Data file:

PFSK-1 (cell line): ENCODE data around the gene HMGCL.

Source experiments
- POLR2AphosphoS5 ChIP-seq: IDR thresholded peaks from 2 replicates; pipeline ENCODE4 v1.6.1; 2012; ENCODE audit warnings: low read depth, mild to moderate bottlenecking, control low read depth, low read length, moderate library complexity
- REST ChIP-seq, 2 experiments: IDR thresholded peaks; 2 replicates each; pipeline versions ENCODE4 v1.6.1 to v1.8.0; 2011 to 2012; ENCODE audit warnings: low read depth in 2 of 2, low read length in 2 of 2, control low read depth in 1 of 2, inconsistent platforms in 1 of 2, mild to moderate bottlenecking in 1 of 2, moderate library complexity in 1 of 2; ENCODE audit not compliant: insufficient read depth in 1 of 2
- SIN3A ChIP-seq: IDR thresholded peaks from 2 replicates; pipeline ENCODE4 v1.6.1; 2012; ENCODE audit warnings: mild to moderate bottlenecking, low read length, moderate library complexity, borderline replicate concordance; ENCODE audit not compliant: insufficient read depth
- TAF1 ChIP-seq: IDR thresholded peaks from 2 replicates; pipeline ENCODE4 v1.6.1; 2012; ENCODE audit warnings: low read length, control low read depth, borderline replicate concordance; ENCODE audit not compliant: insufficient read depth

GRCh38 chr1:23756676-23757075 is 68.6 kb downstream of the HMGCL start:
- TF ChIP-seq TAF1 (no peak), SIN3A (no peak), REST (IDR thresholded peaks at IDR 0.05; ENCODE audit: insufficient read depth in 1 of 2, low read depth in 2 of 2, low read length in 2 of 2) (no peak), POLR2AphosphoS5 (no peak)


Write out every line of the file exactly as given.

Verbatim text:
PFSK-1 (cell line): ENCODE data around the gene HMGCL.

Source experiments
- POLR2AphosphoS5 ChIP-seq: IDR thresholded peaks from 2 replicates; pipeline ENCODE4 v1.6.1; 2012; ENCODE audit warnings: low read depth, mild to moderate bottlenecking, control low read depth, low read length, moderate library complexity
- REST ChIP-seq, 2 experiments: IDR thresholded peaks; 2 replicates each; pipeline versions ENCODE4 v1.6.1 to v1.8.0; 2011 to 2012; ENCODE audit warnings: low read depth in 2 of 2, low read length in 2 of 2, control low read depth in 1 of 2, inconsistent platforms in 1 of 2, mild to moderate bottlenecking in 1 of 2, moderate library complexity in 1 of 2; ENCODE audit not compliant: insufficient read depth in 1 of 2
- SIN3A ChIP-seq: IDR thresholded peaks from 2 replicates; pipeline ENCODE4 v1.6.1; 2012; ENCODE audit warnings: mild to moderate bottlenecking, low read length, moderate library complexity, borderline replicate concordance; ENCODE audit not compliant: insufficient read depth
- TAF1 ChIP-seq: IDR thresholded peaks from 2 replicates; pipeline ENCODE4 v1.6.1; 2012; ENCODE audit warnings: low read length, control low read depth, borderline replicate concordance; ENCODE audit not compliant: insufficient read depth

GRCh38 chr1:23756676-23757075 is 68.6 kb downstream of the HMGCL start:
- TF ChIP-seq TAF1 (no peak), SIN3A (no peak), REST (IDR thresholded peaks at IDR 0.05; ENCODE audit: insufficient read depth in 1 of 2, low read depth in 2 of 2, low read length in 2 of 2) (no peak), POLR2AphosphoS5 (no peak)